Provincial biologists, researchers and citizen scientists are learning more about western painted turtles and their place in Nanaimo’s wetlands.
Connie Miller-Retzer, a ecosystems biologist with the Ministry of Forest, Lands, Natural Resource Operations and Rural Development’s ecosystems section is involved in work that continues to enhance knowledge about western painted turtles on mid- Vancouver Island.
The turtles’ Pacific coast population was designated as endangered by the committee on the status of endangered wildlife in Canada and is listed on Schedule 1 of the Species at Risk Act. This includes species that are endangered, threatened, of special concern or have become extinct in Canada. In B.C., the turtle – which lives in Nanaimo’s wetlands, including Buttertubs Marsh – is ranked as imperilled by the B.C. Conservation Data Centre.
Miller-Retzer said recent data has been gleaned from online citizen science sites and people reporting their observations of the turtles in areas where researchers erected signs to raise public awareness about the reptiles.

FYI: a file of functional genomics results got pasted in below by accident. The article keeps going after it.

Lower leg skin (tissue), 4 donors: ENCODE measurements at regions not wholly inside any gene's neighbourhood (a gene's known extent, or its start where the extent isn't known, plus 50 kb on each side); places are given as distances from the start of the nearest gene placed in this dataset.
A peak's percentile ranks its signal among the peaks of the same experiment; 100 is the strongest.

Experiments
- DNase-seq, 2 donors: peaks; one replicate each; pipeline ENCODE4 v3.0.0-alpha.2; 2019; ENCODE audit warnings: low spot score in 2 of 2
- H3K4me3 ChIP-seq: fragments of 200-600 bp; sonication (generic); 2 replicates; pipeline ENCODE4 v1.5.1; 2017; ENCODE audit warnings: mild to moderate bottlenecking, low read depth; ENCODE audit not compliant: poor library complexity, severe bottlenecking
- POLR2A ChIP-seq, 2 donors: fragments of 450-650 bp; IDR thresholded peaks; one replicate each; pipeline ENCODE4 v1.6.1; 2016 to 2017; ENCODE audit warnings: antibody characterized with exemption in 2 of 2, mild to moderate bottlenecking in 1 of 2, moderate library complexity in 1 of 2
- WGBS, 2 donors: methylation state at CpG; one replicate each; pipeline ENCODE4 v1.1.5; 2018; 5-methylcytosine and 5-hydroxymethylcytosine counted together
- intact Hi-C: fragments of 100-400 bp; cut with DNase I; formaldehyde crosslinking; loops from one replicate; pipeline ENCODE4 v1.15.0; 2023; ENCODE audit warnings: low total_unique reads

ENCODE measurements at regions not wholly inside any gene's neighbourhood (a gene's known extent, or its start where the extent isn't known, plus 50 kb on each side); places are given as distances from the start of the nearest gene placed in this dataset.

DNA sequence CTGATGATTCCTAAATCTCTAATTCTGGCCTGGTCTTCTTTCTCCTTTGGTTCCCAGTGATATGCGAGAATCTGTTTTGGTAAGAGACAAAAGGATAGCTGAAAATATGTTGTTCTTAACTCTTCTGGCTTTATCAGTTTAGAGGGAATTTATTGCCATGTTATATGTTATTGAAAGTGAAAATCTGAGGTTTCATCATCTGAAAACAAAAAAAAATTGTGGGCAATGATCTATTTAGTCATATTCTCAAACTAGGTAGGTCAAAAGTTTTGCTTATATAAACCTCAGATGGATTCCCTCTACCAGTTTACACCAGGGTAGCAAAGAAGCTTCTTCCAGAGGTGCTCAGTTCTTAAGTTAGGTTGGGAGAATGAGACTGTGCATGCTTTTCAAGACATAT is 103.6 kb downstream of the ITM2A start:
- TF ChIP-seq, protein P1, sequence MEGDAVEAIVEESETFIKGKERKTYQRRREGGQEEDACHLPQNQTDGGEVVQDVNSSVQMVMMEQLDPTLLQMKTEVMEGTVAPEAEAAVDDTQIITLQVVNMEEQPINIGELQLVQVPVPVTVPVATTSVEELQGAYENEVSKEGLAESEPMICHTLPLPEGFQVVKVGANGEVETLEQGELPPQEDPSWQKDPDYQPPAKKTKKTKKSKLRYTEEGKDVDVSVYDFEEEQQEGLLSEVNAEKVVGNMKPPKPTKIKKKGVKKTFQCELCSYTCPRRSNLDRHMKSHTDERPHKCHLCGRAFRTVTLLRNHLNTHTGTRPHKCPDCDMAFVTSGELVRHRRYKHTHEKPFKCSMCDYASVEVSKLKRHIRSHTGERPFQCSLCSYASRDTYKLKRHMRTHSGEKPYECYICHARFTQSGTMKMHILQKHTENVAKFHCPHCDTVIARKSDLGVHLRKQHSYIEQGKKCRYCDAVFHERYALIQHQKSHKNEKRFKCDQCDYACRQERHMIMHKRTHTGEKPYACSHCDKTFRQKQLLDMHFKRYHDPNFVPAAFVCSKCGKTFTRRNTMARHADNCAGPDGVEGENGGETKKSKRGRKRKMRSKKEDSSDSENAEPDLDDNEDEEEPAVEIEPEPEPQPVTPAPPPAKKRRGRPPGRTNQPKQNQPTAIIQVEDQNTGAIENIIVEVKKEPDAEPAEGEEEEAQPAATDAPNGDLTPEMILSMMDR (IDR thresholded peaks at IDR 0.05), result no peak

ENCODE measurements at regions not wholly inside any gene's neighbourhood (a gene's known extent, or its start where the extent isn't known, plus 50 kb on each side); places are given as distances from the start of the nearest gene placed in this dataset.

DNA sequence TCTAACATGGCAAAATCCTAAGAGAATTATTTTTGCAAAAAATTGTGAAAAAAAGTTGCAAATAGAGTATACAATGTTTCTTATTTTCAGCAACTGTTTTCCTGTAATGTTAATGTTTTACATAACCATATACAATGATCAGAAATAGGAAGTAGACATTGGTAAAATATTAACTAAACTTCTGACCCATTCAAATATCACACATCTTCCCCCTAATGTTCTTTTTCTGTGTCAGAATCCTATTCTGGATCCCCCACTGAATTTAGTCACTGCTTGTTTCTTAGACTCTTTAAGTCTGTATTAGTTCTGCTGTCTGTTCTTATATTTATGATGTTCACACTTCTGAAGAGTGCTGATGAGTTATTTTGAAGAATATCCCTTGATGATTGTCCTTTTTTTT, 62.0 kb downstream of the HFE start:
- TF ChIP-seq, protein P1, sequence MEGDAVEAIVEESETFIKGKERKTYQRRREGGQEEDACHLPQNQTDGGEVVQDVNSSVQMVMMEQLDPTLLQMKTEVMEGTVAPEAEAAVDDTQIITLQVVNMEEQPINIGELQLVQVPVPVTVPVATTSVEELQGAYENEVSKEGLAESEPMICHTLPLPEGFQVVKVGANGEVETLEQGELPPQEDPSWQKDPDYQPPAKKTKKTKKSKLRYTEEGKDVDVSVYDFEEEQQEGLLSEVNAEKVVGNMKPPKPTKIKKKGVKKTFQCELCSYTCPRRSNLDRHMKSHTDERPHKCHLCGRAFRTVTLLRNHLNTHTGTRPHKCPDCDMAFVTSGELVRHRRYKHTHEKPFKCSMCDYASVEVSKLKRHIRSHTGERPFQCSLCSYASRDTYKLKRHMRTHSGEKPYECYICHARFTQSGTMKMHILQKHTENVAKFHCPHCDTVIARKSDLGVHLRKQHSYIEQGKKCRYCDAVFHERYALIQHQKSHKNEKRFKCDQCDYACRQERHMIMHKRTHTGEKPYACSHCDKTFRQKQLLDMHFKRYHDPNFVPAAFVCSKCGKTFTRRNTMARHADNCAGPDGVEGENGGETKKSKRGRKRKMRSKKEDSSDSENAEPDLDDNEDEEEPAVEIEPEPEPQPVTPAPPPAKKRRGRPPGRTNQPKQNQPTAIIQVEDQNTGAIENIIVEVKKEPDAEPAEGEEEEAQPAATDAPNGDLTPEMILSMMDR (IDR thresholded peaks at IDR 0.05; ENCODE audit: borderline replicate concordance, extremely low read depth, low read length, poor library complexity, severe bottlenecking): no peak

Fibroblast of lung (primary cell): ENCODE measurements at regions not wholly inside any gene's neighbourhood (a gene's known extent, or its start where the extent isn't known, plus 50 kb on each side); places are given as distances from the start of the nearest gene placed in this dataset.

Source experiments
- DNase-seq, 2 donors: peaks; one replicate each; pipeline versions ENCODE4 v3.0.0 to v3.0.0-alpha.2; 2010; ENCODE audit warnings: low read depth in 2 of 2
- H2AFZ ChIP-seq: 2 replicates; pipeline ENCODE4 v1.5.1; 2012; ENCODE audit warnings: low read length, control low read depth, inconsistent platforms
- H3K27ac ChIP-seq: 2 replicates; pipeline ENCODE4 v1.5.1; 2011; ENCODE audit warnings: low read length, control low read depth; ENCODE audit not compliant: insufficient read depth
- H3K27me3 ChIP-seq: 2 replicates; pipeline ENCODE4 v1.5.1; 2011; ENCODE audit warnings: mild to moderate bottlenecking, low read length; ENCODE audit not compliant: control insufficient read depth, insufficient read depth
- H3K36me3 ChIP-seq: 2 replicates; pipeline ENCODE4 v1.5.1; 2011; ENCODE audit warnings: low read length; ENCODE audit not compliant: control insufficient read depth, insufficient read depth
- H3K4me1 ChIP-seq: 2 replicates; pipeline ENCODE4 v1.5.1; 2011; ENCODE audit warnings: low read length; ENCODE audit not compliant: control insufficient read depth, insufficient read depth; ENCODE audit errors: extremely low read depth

“Combining all that data together has yielded us quite a lot of new distribution information that we didn’t have before, so that’s really great and it means that we can do a better job of trying to manage for them,” Miller-Retzer said.
She said NALT and the Mount Arrowsmith Biosphere Region Research Institute, based at Vancouver Island University, are planning to study the turtles this year, which she said is “great timing” and said the province will be collaborating on that work.
The Pacific coast population is a subspecies of the western painted turtle only found on Canada’s West Coast and the only remaining turtle species that is native to British Columbia. Miller-Retzer said turtles are heavily impacted by development and about 60 per cent of the world’s turtle species are threatened and endangered.
“We have lots of red-eared sliders that are not a native species that we got from the pet trade and from people releasing their turtles and they are a problem because they compete with the native species and they spread disease,” Miller-Retzer said.
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